The Mental Component of Reaction Time

I thought I would talk about reaction time in this week’s post. Currently I’m down in Key West, Florida and I don’t have access to a computer to write this post. Therefore, due to the time required to write a short post on a phone, this post will be shorter than normal. Reaction time, in the case of martial arts, is the time it takes from the instant a technique is executed by an opponent until the counter technique (block or strike) has been fully executed. Total reaction time is made up of two parts: mental reaction time and physical reaction time. Mental reaction time is the amount of time between the moment the opponent executes a technique and the moment our physical response starts. Physical reaction time is the amount of time between the moment the physical response starts and the moment the physical technique has been fully executed. Most martial artists are constantly striving to reduce their total reaction time by shortening their physical reaction time. They do this by working on individual techniques to make them faster and more efficient. Some of them even work on executing the technique in a more relaxed state. Both of these practices will reduce physical reaction time. There are lots of practices that are commonly taught in typical classes that will also help reduce physical reaction time.

What I would like to focus on in this post is the mental reaction time. What happens during this phase of the reaction is: your subconsciously perceive a technique that has been executed by your opponent. This information then passes on to the conscious mind (the thinking mind). Then the thinking mind needs to decide what to do. Once all the possibilities have been weighed and a decision has been made, the command to move is then sent out to the muscular system of the body. So how do you improve (shorten) this time? There are two primary ways. The first way is to practice the counter for a technique over and over again. For example, if you always practice the same counter to a knife hand strike, over and over and over your subconscious will respond to the technique (stimulus) without passing it on to the conscious mind. This only works when there is only one response to the technique and it has been practiced extensively. The problem is that sometimes the practiced response might not be the best technique for the counter. However, the mental response is substantially reduced if the conscious mind step is eliminated.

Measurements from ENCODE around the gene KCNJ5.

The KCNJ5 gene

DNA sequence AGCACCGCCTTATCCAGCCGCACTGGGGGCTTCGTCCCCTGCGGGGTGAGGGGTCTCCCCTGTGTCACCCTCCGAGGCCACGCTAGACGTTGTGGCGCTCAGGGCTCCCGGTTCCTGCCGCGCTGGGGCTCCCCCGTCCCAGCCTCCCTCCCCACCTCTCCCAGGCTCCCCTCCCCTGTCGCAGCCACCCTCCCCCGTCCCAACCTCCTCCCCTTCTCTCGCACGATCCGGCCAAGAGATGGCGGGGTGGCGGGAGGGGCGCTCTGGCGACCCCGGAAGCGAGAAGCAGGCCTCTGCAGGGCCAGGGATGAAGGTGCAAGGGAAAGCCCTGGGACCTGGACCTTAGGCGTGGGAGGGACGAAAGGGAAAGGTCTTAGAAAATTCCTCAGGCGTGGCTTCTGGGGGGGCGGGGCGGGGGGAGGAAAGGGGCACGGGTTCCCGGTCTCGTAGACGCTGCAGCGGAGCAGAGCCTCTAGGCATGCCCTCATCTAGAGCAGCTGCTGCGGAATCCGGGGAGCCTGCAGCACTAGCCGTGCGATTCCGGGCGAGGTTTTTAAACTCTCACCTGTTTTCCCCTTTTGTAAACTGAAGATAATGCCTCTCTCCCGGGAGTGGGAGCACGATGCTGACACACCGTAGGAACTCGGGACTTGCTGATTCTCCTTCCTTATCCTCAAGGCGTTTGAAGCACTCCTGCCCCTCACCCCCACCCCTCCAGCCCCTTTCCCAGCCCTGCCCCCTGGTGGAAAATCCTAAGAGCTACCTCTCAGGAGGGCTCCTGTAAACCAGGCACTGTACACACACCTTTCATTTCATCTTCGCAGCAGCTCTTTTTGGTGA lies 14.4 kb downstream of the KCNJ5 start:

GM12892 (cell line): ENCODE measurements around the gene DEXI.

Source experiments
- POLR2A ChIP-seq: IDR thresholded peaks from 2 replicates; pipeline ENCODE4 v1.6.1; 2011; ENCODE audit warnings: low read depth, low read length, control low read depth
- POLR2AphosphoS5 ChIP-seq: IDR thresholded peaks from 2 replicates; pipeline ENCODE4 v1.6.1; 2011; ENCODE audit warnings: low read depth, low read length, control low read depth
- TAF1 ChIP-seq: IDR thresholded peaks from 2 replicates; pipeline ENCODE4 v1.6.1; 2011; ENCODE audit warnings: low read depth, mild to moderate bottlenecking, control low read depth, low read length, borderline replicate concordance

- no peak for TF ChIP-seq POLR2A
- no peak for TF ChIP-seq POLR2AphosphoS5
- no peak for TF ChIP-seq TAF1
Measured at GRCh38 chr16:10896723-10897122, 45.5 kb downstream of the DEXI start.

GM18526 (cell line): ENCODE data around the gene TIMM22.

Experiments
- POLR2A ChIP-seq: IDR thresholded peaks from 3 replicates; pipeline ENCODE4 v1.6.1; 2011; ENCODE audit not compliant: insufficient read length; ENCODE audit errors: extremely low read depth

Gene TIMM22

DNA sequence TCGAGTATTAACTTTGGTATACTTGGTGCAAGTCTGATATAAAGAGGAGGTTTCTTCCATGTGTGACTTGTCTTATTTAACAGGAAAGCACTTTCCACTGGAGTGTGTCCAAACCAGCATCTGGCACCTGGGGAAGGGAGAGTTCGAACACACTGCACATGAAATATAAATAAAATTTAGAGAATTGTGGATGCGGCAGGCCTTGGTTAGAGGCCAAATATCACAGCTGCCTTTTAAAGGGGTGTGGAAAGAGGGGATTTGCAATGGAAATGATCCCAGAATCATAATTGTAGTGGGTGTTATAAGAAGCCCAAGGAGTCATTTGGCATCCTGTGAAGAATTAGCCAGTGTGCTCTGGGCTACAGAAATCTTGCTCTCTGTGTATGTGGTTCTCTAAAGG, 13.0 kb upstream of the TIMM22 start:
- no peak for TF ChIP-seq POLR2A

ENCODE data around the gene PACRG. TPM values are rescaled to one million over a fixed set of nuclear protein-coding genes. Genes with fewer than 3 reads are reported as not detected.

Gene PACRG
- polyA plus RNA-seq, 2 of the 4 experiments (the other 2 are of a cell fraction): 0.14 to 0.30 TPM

The other way of shortening the response time is simply to meditate. The more someone meditates the easier it is for that person to switch their mind our of beta waves and into alpha waves. Once that has been achieved, response time is substantially reduced and unlike the previous method, this allows for the mind to pick an appropriate response to the technique. In other words, even though Master Shaffer might not like to hear this, meditate!

Something to think about…

by Master Sean Pearson

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Throughout his career, in an effort to become a truly well-rounded martial artist in both practice and philosophy, Master Pearson has studied a wide variety of martial arts: Taekwondo, Kali, Kyudo, Iaido, Aikido, Judo, Jodo, Bando and Tai Chi. He holds dan rankings in six of these arts and master ranks in three of them. To this same end he has studied and achieved national recognition as a wilderness survival instructor, a certified hypnotherapist, and a lecturer in Neuro Linguistic Psychology.

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